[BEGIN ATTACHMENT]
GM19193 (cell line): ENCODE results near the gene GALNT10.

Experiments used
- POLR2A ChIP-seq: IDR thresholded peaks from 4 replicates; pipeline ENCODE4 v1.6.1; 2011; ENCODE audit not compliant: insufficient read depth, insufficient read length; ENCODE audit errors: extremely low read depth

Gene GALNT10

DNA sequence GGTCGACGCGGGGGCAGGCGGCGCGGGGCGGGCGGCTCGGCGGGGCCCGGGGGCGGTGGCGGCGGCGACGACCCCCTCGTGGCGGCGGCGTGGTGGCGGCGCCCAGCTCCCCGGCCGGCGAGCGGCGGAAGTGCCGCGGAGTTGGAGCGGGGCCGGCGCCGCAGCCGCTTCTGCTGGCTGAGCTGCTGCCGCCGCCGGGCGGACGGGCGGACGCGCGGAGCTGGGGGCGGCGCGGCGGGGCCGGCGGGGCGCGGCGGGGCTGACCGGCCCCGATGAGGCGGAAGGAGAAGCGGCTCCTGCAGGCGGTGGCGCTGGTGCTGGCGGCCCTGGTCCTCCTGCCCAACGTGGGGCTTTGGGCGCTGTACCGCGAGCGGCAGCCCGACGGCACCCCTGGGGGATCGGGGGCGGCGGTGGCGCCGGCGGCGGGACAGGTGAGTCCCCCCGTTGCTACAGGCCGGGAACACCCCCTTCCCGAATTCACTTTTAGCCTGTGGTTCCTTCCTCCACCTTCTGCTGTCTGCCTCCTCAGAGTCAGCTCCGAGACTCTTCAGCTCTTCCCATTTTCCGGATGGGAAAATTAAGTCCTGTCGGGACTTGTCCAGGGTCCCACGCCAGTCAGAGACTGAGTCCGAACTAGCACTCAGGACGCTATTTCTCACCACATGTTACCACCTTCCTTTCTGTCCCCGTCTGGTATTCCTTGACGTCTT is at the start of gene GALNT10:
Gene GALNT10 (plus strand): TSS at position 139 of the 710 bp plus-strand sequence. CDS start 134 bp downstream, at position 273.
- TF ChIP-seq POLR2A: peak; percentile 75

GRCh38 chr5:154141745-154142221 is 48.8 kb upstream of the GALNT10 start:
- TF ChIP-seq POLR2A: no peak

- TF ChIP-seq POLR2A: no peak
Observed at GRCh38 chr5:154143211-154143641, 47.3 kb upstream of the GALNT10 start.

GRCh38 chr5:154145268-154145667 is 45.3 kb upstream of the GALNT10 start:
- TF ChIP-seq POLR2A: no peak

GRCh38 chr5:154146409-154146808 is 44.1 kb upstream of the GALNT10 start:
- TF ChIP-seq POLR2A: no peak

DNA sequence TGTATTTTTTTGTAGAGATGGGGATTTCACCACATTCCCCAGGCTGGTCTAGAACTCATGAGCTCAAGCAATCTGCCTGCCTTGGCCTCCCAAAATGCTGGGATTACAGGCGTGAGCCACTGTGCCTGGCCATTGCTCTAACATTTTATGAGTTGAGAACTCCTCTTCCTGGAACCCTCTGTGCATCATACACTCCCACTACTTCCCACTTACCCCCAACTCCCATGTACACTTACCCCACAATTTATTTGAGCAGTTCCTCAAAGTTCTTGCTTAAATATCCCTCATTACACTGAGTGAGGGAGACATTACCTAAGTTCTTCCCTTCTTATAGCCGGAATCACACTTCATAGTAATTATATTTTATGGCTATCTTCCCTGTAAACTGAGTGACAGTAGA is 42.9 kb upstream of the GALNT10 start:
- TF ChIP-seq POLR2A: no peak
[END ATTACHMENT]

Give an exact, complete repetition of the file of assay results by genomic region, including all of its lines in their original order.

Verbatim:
GM19193 (cell line): ENCODE results near the gene GALNT10.

Experiments used
- POLR2A ChIP-seq: IDR thresholded peaks from 4 replicates; pipeline ENCODE4 v1.6.1; 2011; ENCODE audit not compliant: insufficient read depth, insufficient read length; ENCODE audit errors: extremely low read depth

Gene GALNT10

DNA sequence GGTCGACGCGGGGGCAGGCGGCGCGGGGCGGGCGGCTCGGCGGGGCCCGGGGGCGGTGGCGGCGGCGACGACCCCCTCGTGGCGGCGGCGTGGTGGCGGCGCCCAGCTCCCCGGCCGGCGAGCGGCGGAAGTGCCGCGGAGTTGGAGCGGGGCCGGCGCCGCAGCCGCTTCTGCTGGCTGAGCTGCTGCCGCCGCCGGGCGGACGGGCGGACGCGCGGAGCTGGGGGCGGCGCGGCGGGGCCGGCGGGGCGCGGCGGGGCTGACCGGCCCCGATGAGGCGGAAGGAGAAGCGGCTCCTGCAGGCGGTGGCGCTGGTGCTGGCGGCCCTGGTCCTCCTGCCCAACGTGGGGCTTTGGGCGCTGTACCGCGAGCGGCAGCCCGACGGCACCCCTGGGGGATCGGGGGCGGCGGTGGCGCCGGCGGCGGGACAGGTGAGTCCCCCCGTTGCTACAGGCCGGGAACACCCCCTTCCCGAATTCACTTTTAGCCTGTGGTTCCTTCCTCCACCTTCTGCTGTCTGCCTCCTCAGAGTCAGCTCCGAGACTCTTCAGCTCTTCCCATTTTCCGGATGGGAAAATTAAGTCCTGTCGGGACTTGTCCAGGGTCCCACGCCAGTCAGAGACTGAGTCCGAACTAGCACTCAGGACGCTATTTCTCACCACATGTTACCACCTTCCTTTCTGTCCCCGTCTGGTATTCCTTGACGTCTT is at the start of gene GALNT10:
Gene GALNT10 (plus strand): TSS at position 139 of the 710 bp plus-strand sequence. CDS start 134 bp downstream, at position 273.
- TF ChIP-seq POLR2A: peak; percentile 75

GRCh38 chr5:154141745-154142221 is 48.8 kb upstream of the GALNT10 start:
- TF ChIP-seq POLR2A: no peak

- TF ChIP-seq POLR2A: no peak
Observed at GRCh38 chr5:154143211-154143641, 47.3 kb upstream of the GALNT10 start.

GRCh38 chr5:154145268-154145667 is 45.3 kb upstream of the GALNT10 start:
- TF ChIP-seq POLR2A: no peak

GRCh38 chr5:154146409-154146808 is 44.1 kb upstream of the GALNT10 start:
- TF ChIP-seq POLR2A: no peak

DNA sequence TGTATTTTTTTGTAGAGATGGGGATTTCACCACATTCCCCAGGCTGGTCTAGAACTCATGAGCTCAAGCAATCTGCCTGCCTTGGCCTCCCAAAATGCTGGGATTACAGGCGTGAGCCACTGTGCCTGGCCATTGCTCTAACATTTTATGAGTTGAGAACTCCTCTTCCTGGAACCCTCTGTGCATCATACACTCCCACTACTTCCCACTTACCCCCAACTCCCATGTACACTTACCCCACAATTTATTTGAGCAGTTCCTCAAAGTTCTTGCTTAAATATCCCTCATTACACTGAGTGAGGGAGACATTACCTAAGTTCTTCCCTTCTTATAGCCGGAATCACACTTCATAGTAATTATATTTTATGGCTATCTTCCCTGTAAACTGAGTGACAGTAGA is 42.9 kb upstream of the GALNT10 start:
- TF ChIP-seq POLR2A: no peak